The International Wheat Yield Partnership appoints Program Director

20th Jan 2015

The new International Wheat Yield Partnership (IWYP) has appointed Dr Jeff Gwyn as Program Director to lead the program towards its vision of increasing wheat yields by 50% by 2034.

IWYP is a novel funding and coordination partnership for stimulating wheat research and development and the translation of scientific discoveries into elite wheat varieties ready for marketing to both non-industrialised and industrialised countries. It brings together research funders, international aid agencies, foundations, companies and major wheat research organisations to help raise the genetic yield potential of wheat by up to 50% over the coming 20 years. It was formally launched in Mexico at CIMMYT in April 2014 and began its operations in November 2014.

The Partnership was instigated by BBSRC, the International Maize and Wheat Improvement Center (CIMMYT), Mexico's Secretariat of Agriculture, Livestock, Rural Development, Fisheries and Food (SAGARPA) and the U.S. Agency for International Development (USAID) in 2012.

Globally, wheat is the most important staple crop, providing 20% of daily calories and protein. Due to population growth and changing diets, wheat demand is expected to increase by 60% by 2050. To meet this demand, annual wheat yield increases must grow from the current level of below 1% to at least 1.7%. These urgent global needs have provided the motivation for the formation of IWYP by major agricultural research funding organisations in many countries.

Dr Jeff Gwyn has now been appointed Director and will lead all aspects of IWYP's program. Dr Gwyn has had a career as a plant breeder and research manager for leading commercial crops in large and small companies, including the development and commercialisation of beneficial traits though both conventional and new breeding technologies. He will create, coordinate and guide the multinational research program, developed from competitive bids and other programs with similar objectives, towards commercially relevant breakthroughs that result in current maximum yields being exceeded. Wherever these breakthroughs are found, they will be built into elite commercially relevant germplasm in liaison with CIMMYT or other public and private sector breeding programs as rapidly as possible.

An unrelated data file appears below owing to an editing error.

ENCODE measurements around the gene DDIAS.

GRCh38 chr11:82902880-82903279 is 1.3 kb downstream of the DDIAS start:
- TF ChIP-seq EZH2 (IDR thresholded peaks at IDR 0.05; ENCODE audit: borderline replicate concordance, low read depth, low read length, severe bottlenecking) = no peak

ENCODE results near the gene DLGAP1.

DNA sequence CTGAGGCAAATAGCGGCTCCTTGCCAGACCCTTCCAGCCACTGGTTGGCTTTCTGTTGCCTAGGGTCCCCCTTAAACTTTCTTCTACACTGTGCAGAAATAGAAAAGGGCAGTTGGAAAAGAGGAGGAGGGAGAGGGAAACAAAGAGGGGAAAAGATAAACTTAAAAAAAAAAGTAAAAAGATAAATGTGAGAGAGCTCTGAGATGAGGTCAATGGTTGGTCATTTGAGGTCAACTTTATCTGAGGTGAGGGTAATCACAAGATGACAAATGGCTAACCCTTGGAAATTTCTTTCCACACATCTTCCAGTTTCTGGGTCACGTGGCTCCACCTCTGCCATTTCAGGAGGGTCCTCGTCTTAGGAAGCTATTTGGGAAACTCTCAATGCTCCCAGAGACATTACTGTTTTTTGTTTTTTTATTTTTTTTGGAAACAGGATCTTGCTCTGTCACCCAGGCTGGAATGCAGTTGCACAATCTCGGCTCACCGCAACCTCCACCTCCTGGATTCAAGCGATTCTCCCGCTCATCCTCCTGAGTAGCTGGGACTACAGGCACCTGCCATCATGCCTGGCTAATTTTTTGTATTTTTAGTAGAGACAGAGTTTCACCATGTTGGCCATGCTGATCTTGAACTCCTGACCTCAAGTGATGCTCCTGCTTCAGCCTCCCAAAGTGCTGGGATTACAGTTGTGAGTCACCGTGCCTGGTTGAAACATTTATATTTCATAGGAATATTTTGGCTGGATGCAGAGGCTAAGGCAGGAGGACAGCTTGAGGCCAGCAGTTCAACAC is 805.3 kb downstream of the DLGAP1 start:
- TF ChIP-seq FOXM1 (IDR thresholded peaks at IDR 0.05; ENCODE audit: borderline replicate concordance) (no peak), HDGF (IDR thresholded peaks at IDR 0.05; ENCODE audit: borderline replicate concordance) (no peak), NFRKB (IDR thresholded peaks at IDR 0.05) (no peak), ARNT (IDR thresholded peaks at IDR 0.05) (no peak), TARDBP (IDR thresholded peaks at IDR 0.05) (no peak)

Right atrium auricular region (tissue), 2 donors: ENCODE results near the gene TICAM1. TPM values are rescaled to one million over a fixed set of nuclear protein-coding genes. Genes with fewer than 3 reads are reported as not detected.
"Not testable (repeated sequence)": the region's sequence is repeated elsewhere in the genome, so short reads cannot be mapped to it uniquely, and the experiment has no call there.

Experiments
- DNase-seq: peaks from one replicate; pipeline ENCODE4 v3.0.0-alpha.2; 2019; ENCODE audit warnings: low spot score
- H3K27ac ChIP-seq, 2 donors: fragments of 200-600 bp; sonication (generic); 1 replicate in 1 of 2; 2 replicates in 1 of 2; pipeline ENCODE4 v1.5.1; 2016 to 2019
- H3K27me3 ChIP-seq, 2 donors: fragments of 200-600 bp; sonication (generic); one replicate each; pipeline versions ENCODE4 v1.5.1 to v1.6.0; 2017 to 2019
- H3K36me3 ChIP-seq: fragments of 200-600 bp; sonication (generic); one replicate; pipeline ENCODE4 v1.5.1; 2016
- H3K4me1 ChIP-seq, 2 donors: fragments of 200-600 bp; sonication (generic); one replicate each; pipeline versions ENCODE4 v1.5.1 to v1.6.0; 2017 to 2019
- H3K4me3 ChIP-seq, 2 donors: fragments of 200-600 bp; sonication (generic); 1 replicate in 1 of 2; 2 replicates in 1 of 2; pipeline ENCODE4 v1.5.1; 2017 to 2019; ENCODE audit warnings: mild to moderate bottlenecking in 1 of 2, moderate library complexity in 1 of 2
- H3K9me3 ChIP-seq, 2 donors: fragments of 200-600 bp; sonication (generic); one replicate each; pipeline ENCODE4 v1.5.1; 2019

IWYP will launch its first competitive call for research proposals in early 2015. The call will invite applications that seek to address how wheat yield potential can be enhanced by: increasing carbon capture before flowering; optimising plant architecture; modifying flowering time; increasing biomass; optimizing harvest index. Further details will be posted at iwyp.org later this month.

Dr Gwyn and his operations will be hosted by AgriLife at Texas A&M University, USA. AgriLife is a long-established and renowned centre for agricultural research, including crop breeding.

Dr Richard Flavell FRS, who chairs the Science Impact and Executive Board of IWYP, says: "Dr Gwyn's appointment will give great impetus to IWYP's ambitious programme. His deep knowledge of crop biology, breeding and product development will ensure that research discoveries will be led forward towards elite products".

Mr Stephen Visscher, CBE, Deputy Chief Executive of the BBSRC, a major funder of IWYP and plant and agricultural research in the UK, says: "Dr Gwyn brings excellent programme management experience of complex and multinational breeding programmes. His appointment enables the vision of the funding organisations behind IWYP to be moved forward at a fast pace, using his extensive experience in agricultural research and commercial plant breeding".

Dr Rob Bertram, Chief Scientist in the U.S. Agency for International Development's Bureau for Food Security, which supports IWYP as part of its agricultural research through Feed the Future, the U.S. Government's global hunger and food security initiative, said, "We are excited about the appointment of Dr Gwyn. Jeff's rich experience in plant breeding with the private sector will ensure that research funded through IWYP will lead to products that benefit smallholder farmers in the developing world."

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